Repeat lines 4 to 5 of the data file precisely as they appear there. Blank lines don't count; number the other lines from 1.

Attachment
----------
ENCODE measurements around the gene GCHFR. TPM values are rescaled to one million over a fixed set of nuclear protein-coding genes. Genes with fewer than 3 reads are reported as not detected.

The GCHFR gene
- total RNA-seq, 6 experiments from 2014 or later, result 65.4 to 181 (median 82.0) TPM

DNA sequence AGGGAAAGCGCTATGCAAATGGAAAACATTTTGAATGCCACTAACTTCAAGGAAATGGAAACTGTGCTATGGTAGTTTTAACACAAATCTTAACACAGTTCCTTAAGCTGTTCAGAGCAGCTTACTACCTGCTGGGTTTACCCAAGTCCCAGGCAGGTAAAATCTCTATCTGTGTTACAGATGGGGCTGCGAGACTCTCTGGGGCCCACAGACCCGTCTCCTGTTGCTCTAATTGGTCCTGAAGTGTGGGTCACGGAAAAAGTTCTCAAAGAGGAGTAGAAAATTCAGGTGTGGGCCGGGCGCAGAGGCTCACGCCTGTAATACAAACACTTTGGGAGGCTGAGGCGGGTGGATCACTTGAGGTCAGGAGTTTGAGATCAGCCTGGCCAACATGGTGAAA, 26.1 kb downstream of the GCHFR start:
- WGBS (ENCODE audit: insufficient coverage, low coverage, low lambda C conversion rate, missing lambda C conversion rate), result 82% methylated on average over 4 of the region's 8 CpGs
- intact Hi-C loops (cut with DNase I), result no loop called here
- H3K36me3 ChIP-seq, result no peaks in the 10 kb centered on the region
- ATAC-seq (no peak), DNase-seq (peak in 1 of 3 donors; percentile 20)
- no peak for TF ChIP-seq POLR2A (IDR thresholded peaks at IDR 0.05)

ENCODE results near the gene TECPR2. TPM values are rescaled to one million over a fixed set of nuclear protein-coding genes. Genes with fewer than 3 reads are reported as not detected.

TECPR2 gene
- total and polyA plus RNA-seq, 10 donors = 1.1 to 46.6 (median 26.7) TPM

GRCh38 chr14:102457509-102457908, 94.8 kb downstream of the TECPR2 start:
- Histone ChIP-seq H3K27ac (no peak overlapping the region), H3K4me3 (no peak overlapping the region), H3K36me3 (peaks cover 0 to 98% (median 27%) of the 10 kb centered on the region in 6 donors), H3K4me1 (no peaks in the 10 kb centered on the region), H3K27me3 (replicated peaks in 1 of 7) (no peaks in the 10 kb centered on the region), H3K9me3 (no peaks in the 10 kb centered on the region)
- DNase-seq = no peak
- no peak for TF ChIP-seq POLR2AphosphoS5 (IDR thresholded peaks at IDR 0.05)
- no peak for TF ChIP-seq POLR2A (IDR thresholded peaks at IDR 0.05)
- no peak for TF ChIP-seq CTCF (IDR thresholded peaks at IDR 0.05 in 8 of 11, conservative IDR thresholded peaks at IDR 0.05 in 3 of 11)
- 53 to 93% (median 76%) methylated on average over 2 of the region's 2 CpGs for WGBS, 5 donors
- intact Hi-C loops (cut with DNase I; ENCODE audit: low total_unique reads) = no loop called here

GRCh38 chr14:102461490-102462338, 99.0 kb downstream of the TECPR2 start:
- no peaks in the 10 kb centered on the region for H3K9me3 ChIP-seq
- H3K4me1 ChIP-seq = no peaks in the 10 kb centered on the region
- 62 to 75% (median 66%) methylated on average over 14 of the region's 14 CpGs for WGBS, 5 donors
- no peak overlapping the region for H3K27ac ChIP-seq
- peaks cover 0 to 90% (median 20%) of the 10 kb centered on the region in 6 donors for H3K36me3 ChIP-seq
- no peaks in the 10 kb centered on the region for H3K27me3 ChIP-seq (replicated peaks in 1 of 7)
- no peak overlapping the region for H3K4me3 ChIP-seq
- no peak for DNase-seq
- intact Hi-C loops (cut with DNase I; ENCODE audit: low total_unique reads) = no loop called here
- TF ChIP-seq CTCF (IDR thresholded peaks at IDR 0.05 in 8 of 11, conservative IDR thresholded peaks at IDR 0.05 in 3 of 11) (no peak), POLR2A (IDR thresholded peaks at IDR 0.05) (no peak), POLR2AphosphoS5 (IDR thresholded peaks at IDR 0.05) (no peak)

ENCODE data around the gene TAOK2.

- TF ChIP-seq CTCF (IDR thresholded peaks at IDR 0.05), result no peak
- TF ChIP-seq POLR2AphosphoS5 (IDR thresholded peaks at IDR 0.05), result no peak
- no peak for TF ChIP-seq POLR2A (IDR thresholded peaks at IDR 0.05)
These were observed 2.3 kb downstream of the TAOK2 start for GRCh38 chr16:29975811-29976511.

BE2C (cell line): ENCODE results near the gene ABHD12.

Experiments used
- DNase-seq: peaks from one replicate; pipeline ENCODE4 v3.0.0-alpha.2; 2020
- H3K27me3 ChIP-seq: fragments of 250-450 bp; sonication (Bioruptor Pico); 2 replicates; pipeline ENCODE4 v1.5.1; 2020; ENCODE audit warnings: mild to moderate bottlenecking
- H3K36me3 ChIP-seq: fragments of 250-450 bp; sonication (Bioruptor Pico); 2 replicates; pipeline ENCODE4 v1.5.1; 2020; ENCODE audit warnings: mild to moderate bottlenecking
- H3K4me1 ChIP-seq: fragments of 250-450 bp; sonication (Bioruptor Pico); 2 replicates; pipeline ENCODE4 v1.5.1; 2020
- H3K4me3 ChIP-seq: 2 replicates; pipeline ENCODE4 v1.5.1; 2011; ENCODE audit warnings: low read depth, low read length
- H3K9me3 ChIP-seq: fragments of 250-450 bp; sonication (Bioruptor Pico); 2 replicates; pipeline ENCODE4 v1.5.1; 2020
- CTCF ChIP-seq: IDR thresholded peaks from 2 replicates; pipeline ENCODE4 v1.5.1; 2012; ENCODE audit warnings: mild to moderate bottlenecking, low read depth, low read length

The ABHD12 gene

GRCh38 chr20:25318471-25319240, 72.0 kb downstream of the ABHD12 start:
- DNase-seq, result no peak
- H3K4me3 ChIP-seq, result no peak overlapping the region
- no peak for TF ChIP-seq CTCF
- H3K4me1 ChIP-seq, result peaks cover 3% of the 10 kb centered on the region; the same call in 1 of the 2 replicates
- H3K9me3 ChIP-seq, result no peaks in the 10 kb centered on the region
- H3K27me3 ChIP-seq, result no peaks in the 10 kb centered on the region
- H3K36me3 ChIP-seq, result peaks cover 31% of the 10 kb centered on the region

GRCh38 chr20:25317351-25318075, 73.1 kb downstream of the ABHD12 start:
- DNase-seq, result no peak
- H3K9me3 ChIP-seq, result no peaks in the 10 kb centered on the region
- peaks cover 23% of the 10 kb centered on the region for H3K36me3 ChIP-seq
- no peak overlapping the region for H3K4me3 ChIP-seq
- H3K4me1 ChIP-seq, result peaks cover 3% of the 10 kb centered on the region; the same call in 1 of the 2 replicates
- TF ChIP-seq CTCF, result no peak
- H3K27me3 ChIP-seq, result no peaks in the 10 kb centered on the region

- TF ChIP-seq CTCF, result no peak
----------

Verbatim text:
DNA sequence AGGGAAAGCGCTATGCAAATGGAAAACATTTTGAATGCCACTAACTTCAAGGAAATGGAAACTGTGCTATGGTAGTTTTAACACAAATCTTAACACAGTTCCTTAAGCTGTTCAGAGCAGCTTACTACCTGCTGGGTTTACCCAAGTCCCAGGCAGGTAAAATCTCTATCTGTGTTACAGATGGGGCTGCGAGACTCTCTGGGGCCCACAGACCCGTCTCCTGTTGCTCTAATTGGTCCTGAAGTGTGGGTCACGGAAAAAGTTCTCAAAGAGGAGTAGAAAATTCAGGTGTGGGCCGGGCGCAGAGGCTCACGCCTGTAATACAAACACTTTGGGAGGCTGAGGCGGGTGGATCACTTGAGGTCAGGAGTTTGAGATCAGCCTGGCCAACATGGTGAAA, 26.1 kb downstream of the GCHFR start:
- WGBS (ENCODE audit: insufficient coverage, low coverage, low lambda C conversion rate, missing lambda C conversion rate), result 82% methylated on average over 4 of the region's 8 CpGs